Police funding cut by 4% each year

Government funding for the police will be cut by a fifth in real terms over the next four years, the Treasury said today.







Chancellor George Osborne told MPs police spending will fall by 4% each year of the spending settlement, with the aim of avoiding any reduction in the visibility and availability of police on the streets.



By 2014/15, the Home Office will reduce overall resource spending by 23% in real terms, and capital spending by 49% in real terms.



Home Secretary Theresa May said: "My absolute priority, as Home Secretary, is to ensure that the UK retains its capabilities to protect the public, secure the border and tackle the terrorist threat.



"We also have a responsibility to reduce the budget deficit and the Home Office must play its part in this.



"I believe that by improving efficiency, driving out waste, and increasing productivity we can maintain a strong police service, a secure border and effective counter terrorism capabilities whilst delivering significant savings."









Police budgets will fall by 14% in real terms over the next four years, the Treasury said, if police authorities increase the police precept, part of the council tax, at the level forecast by the Office of Budget Responsibility.



Spending will be focused on "protecting the public and ensuring the security of our border", the Treasury said.



"Counter-terrorism specific policing will be protected with a smaller percentage cut than overall police funding of 10% in real terms and we will ensure the right funding is in place to deliver a safe and secure Olympic Games in 2012," it said.



"The reforms we are introducing will make police forces more efficient and more effective.



"We will drive out wasteful spending and increase efficiency and productivity in the back office.



"We will end central bureaucracy and targets, such as the Policing Pledge, reduce the reporting requirements for stop and search and scrap the 'stop' form in its entirety. We will also modernise pay and conditions."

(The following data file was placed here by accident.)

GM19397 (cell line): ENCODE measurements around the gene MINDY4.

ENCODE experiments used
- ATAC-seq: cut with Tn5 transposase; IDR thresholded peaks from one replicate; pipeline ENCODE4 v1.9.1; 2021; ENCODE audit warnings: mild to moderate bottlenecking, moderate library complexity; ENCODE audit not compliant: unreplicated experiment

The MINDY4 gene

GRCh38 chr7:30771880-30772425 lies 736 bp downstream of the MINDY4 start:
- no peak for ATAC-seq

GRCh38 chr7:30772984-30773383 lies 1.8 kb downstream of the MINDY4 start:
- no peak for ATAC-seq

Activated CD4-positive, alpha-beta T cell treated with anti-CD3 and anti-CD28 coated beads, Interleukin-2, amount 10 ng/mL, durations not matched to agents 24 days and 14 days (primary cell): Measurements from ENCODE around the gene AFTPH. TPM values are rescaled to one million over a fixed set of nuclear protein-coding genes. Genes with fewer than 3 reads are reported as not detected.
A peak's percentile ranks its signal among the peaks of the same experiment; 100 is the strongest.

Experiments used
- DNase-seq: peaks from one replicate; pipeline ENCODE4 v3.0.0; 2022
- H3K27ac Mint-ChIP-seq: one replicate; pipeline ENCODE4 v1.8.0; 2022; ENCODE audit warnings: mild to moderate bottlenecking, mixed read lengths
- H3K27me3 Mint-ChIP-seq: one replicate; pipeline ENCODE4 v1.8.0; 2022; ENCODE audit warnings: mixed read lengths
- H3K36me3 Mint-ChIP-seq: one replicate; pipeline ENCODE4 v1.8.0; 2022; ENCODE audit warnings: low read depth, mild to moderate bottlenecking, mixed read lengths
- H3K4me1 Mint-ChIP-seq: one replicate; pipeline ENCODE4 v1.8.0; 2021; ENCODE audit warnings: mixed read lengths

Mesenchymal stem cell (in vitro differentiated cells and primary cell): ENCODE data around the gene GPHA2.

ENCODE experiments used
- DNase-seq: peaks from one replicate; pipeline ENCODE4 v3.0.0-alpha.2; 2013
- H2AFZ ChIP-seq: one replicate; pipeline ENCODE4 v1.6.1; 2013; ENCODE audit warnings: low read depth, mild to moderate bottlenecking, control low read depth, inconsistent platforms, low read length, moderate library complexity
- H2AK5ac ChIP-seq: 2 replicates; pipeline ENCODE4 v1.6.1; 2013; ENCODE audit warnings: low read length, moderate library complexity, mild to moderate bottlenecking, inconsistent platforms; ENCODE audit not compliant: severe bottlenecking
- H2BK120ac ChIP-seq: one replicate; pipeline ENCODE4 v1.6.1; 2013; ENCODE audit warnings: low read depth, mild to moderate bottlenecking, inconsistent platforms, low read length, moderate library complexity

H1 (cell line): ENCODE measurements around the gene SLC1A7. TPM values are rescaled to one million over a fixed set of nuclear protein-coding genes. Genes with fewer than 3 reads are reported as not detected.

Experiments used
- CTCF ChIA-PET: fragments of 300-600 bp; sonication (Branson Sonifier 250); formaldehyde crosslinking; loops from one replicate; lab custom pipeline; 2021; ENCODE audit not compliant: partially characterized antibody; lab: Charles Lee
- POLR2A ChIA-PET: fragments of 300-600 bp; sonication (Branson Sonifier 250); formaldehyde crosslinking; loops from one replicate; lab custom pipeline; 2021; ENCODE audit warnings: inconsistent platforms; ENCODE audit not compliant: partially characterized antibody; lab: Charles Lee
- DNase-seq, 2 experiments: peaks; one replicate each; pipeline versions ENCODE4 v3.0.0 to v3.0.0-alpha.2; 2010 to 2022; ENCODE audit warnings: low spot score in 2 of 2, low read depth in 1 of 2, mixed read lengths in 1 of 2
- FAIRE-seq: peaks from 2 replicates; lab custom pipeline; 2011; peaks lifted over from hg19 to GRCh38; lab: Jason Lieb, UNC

It went on: "By cutting out costs and scrapping bureaucracy, we are saving hundreds of millions of pounds and hundreds of thousands of man hours - so this settlement should not lead to any reduction in police officers visible and available on the streets."



The Home Office's central administration budget will be reduced by 33% in real terms over the same period and its capital budget, which includes long-term assets, such as buildings and IT, will fall by 49%.



The UK Border Agency's budget will also be cut by up to one fifth.



"The agency will save around £500 million in efficiencies by reducing support costs; improving productivity and value for money from commercial suppliers," the Treasury said.



"It will also invest in new technologies to secure the border and control migration at a lower cost.



"An increasing proportion of the costs of controlling immigration and securing our border will be met by migrants and visitors to the UK."



It added that the National Policing Improvement Agency will be abolished, saving at least £50 million, with some of its functions being absorbed into the National Crime Agency.



The Home Office also plans to "make it possible for employers to share CRB checks, reducing the need for multiple checks" and enable police forces to "make procurement savings by acting together when buying goods and services".







The Police Federation of England and Wales, which represents rank-and-file officers, said "people on the streets with mental illness, drug and alcohol issues and missing person enquiries" could suffer under the cuts.



Chairman Paul McKeever said: "Whilst appreciating the Government's view that we should purely fight crime, the reality is that police officers deal with a multitude of tasks every day that fall outside of this remit, including the care and welfare of vulnerable citizens in society.



"These cuts could mean that areas not covered by other agencies, such as dealing with people on the streets with mental illness, drug and alcohol issues and missing person enquiries, are the ones that suffer."



But Mr McKeever, who previously warned the cuts of 25% could mean a "Christmas for criminals", said he was pleased the Government had listened to the union's concerns.



"Let's not pretend it will not be extremely challenging," he said.



"This is best-case scenario the Government has presented based on a certain level of council tax precept going towards policing and it does not take account of inflation.



"We are still likely to see a reduction in police officer numbers and the varying demands on the service increase all the time."

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